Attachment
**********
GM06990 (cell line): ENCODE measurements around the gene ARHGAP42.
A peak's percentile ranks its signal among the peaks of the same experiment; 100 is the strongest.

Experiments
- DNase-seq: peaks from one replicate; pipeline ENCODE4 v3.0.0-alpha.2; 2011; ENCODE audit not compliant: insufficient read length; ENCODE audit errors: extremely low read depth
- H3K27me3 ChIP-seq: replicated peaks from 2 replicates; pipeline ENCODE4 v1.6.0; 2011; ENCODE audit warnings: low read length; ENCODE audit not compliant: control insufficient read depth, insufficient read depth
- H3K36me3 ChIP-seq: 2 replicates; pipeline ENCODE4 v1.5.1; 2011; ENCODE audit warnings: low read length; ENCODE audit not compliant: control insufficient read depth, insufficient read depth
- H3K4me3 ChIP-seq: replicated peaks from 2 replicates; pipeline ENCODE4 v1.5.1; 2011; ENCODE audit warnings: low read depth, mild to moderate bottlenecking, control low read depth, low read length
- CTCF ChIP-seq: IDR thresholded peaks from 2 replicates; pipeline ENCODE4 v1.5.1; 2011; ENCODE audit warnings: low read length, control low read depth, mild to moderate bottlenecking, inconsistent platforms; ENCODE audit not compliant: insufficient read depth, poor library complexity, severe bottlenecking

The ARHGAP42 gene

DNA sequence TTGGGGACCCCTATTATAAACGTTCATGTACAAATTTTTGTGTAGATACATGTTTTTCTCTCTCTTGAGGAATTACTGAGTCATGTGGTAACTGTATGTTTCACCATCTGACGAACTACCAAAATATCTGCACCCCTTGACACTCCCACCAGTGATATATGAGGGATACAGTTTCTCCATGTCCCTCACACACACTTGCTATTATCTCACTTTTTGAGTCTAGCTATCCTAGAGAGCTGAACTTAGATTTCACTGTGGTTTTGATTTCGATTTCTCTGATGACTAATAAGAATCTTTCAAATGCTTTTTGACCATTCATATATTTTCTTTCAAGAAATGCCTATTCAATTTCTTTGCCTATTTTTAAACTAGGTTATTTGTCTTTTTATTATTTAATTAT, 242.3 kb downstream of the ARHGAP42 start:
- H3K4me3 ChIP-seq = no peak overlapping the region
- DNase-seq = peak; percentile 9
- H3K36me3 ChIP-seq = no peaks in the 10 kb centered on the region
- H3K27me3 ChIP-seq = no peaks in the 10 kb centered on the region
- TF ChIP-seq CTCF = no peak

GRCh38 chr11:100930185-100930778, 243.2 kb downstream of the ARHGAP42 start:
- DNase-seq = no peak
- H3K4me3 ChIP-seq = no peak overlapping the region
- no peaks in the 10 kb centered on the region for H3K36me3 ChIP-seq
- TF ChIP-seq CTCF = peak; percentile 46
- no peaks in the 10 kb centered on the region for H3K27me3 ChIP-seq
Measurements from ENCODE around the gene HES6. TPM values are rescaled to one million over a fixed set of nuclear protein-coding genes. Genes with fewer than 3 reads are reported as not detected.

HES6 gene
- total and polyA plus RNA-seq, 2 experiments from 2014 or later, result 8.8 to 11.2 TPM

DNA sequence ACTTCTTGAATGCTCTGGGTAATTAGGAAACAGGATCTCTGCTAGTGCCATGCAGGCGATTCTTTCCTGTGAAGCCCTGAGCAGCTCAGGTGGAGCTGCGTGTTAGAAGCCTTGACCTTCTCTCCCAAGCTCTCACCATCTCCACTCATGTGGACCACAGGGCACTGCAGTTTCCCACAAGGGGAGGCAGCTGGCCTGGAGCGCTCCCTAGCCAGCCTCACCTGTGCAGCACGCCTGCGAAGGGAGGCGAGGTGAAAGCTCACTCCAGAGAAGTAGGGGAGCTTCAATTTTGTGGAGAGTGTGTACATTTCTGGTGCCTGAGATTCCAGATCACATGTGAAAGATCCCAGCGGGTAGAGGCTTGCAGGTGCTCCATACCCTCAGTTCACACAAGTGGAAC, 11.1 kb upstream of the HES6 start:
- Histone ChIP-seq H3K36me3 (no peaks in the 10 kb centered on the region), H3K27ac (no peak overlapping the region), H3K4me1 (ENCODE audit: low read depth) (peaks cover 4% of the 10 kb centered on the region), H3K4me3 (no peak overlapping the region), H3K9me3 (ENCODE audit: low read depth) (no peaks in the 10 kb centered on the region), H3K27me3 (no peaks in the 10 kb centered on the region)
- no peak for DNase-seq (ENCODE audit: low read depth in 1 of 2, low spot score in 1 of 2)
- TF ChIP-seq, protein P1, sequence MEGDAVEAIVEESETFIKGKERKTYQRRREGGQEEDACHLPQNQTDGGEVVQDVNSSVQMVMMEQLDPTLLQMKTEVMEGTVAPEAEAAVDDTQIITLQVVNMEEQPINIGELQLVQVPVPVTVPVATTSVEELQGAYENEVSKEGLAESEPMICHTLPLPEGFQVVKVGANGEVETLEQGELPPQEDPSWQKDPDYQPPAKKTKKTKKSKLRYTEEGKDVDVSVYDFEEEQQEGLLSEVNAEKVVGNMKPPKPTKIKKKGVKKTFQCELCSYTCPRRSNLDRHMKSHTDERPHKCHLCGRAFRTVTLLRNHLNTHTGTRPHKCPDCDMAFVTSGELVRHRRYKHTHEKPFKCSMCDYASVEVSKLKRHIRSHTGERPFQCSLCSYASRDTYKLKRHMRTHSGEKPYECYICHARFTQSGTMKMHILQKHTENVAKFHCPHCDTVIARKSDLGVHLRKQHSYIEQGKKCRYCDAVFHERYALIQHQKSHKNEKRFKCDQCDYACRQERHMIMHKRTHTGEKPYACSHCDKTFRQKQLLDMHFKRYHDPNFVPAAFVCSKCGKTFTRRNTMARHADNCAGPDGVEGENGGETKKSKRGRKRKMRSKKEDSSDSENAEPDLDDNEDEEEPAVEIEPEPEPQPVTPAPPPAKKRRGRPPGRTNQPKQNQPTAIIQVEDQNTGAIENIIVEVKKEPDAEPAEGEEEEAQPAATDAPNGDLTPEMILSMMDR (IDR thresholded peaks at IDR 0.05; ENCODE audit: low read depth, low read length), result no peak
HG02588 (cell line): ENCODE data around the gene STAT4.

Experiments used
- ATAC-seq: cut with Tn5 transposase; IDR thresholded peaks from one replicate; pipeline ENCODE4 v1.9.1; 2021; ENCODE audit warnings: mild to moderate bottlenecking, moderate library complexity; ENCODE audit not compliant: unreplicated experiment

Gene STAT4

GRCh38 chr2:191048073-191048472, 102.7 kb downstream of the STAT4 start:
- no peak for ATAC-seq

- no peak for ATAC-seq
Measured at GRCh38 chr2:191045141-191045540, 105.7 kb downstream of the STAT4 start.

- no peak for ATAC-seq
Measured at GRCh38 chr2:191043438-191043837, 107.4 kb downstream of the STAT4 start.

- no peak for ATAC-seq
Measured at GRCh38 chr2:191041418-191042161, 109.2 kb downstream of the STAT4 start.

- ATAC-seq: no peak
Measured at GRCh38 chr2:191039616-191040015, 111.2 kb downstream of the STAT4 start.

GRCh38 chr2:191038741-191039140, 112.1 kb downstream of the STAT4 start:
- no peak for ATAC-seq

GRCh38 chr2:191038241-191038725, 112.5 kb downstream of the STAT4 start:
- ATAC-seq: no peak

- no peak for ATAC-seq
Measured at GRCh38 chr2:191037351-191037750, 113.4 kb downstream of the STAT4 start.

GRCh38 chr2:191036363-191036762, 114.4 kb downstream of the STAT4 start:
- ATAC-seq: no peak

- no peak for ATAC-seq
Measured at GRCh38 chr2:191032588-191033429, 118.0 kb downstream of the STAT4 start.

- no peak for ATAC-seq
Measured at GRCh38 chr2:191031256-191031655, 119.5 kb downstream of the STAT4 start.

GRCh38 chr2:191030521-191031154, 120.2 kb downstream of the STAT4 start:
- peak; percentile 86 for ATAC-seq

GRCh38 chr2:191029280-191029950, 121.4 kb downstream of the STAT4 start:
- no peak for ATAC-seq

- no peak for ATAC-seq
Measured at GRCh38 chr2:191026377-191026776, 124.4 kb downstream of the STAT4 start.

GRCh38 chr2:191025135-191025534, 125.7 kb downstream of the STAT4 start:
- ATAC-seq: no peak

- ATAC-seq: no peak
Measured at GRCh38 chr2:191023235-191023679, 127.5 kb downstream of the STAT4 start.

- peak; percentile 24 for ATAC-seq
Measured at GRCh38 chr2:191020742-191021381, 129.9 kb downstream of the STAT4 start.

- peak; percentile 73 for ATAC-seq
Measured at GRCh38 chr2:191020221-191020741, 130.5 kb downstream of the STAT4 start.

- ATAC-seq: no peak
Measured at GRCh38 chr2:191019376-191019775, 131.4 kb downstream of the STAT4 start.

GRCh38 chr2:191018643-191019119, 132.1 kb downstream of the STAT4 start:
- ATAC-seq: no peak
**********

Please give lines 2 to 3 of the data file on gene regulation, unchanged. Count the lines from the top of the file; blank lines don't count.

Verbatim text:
A peak's percentile ranks its signal among the peaks of the same experiment; 100 is the strongest.

Experiments